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  • The principal industry is the raising of stock for the Chilean markets, as there is little cultivation.

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  • But although oranges, pine-apples and some other fruits form important articles of commerce, it is only rarely that systematic and thorough methods of cultivation are prosecuted.

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  • But the county is specially noted for the cultivation of fruit and hops.

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  • Presumably their chief duty was to undertake a share in the cultivation of the demesne land.

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  • The cultivation of fruit and vegetables on the other hand was probably almost entirely new.

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  • On the whole it seems likely that the cultivation of the land was not generally interrupted for more than a very few years; hence the convenience of utilizing existing sites of villages would be obvious, even if the buildings themselves had been burnt.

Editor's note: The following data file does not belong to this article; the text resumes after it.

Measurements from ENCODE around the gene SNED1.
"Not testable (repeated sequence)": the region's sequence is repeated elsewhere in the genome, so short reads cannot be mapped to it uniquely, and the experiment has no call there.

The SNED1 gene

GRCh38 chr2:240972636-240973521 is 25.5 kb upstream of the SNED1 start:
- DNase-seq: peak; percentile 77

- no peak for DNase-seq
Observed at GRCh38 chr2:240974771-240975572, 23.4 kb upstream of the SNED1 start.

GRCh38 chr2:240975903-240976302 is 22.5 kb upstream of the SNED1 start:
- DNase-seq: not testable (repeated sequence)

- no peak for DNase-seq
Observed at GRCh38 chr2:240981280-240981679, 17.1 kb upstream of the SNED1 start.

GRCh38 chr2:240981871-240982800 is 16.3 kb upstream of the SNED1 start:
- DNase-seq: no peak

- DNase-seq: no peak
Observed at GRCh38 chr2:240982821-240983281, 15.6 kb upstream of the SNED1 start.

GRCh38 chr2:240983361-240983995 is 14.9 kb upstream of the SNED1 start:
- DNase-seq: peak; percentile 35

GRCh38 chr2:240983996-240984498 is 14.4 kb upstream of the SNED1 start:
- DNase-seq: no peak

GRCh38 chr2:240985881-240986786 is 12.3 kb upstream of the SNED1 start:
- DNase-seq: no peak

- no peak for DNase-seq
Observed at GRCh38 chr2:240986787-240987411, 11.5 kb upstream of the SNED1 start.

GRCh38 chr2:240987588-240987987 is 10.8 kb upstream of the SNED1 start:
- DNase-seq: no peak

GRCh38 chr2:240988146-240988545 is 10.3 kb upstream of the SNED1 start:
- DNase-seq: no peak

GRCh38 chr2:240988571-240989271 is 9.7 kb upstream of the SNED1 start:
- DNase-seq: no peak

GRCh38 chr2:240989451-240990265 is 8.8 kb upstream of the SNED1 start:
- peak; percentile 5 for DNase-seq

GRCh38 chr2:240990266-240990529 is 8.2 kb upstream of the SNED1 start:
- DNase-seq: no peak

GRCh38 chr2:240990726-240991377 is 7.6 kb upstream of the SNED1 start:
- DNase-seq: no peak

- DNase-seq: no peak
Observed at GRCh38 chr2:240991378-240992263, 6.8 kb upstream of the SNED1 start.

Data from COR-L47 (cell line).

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  • Where rational cultivation has been introduced, it has almost always been by non-Sardinian capitalists.

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  • Two-thirds of the population are dependent entirely on cultivation for their support, and this is mainly rice on irrigated land.

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  • Printing, book-selling, the manufacture of surgical and scientific instruments, chemicals, gloves and vinegar, and the cultivation of hops, fruit and vines are among the leading occupations of the inhabitants.

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  • It is grown largely in the departments of Nord and Pas-de-Calais and in those of the Seine basin, the southern limit of its cultivation being roughly a line drawn from Bordeaux to Lyons.